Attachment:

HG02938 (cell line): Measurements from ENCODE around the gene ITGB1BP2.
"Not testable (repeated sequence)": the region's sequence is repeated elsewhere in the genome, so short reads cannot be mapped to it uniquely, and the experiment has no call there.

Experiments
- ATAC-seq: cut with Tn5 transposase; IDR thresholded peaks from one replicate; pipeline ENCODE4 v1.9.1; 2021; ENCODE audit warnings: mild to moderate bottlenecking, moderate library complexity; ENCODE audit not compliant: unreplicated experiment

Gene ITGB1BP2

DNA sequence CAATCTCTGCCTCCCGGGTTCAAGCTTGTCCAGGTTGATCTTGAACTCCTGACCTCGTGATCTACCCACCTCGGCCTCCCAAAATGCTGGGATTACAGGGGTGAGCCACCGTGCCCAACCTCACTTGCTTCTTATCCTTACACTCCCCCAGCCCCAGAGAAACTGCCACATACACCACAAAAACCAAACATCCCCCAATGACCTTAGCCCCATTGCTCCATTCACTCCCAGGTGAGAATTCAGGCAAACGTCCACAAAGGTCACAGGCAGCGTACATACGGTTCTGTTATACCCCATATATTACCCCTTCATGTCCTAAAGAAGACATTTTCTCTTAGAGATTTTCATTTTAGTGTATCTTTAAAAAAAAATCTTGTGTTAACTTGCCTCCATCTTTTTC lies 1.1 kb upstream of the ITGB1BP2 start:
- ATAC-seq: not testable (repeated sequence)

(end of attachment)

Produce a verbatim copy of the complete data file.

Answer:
HG02938 (cell line): Measurements from ENCODE around the gene ITGB1BP2.
"Not testable (repeated sequence)": the region's sequence is repeated elsewhere in the genome, so short reads cannot be mapped to it uniquely, and the experiment has no call there.

Experiments
- ATAC-seq: cut with Tn5 transposase; IDR thresholded peaks from one replicate; pipeline ENCODE4 v1.9.1; 2021; ENCODE audit warnings: mild to moderate bottlenecking, moderate library complexity; ENCODE audit not compliant: unreplicated experiment

Gene ITGB1BP2

DNA sequence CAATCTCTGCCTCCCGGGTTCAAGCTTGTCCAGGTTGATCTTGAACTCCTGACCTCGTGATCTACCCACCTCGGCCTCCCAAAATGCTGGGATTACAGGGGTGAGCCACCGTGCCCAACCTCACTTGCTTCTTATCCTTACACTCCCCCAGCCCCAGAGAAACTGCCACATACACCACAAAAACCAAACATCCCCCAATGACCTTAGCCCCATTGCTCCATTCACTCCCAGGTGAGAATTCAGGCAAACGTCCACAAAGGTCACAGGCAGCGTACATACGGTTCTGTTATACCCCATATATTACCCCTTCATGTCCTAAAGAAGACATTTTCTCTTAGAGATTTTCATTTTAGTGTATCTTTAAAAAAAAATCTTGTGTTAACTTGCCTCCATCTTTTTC lies 1.1 kb upstream of the ITGB1BP2 start:
- ATAC-seq: not testable (repeated sequence)